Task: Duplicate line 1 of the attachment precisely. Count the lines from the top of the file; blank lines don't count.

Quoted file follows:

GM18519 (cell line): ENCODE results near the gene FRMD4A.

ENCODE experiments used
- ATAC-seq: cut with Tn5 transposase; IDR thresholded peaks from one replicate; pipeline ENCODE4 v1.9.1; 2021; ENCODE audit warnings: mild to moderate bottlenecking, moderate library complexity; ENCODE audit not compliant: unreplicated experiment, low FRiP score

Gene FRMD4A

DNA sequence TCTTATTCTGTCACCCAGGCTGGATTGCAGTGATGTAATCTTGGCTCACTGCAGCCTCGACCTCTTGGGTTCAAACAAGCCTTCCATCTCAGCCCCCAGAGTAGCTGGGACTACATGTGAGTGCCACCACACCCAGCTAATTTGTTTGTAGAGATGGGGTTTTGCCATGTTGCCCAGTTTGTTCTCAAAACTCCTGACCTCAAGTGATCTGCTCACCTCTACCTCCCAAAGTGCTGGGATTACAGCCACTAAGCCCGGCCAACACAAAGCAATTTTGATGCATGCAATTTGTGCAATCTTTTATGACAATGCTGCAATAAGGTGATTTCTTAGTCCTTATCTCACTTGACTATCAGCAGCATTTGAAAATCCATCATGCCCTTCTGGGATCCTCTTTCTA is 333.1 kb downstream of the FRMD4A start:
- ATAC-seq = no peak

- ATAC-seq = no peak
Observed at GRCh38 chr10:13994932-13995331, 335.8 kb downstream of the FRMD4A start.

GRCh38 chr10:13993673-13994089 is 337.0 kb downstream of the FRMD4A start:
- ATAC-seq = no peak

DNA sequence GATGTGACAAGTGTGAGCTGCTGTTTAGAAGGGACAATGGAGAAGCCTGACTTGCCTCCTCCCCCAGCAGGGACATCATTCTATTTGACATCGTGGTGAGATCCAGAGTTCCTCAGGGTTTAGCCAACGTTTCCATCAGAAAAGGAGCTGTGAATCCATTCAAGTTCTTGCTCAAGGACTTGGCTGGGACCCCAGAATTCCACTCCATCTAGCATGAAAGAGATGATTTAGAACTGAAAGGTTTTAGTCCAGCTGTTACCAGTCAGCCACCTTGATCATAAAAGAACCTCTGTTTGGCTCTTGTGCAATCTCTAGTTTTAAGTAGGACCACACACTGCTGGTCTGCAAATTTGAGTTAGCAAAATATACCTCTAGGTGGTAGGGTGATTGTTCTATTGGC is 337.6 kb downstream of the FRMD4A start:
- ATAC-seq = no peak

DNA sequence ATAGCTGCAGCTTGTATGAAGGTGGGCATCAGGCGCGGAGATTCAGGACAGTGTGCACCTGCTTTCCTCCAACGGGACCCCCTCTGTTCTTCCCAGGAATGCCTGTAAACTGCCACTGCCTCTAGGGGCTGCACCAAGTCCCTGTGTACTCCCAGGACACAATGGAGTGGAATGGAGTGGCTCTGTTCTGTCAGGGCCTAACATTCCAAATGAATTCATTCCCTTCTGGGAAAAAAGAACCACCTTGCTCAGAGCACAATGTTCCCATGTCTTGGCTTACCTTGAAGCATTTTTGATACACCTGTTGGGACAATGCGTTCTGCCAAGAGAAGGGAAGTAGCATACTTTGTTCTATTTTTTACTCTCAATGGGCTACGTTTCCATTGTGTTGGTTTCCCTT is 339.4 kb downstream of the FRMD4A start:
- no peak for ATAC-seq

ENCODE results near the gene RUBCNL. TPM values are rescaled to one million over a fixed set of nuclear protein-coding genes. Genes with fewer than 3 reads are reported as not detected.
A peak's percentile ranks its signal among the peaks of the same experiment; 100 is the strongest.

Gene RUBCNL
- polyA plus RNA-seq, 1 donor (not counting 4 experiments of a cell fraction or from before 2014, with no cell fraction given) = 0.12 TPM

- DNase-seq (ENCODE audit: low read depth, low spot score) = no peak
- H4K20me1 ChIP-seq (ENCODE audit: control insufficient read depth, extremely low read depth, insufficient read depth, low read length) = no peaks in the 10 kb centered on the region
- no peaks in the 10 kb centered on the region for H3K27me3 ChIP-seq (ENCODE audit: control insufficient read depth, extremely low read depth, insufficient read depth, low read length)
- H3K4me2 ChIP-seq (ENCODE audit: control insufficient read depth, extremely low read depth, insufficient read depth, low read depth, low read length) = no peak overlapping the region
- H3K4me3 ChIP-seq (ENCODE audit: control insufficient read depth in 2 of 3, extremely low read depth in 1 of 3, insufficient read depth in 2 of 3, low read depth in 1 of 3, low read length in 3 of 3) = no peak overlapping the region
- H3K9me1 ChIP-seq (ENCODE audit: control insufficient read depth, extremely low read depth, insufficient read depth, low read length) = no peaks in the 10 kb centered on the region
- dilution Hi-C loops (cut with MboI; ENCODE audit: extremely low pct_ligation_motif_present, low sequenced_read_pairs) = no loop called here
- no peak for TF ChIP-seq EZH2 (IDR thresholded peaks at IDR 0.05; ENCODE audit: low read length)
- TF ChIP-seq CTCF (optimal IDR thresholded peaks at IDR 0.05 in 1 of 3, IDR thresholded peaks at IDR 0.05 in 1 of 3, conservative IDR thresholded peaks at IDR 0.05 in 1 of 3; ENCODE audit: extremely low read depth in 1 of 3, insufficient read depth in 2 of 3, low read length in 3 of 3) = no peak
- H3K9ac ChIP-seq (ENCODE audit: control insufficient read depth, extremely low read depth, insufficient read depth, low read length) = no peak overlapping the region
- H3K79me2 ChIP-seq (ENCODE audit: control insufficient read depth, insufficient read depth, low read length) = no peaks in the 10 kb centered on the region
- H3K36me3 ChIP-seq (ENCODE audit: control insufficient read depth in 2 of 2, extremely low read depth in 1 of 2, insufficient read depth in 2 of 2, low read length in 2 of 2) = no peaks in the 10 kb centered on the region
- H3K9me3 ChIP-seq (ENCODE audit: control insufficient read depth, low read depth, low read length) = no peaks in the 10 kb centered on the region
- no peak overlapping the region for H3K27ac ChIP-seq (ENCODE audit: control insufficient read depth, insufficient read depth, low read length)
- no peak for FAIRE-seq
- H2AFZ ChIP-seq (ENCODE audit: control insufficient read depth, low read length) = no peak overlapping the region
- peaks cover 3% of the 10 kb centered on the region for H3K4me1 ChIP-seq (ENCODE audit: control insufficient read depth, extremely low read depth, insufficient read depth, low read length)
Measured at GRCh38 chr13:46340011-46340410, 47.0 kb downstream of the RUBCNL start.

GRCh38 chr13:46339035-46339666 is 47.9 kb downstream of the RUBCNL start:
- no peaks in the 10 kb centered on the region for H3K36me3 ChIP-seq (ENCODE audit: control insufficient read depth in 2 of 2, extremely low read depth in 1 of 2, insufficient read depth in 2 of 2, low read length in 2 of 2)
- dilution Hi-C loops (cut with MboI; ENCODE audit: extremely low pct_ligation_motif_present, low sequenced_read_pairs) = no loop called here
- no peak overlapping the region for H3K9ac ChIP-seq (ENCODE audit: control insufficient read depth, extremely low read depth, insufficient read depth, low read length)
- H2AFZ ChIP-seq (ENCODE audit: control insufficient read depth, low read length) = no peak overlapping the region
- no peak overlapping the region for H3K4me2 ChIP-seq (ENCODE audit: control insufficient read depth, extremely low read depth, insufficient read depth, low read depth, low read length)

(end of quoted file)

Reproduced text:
GM18519 (cell line): ENCODE results near the gene FRMD4A.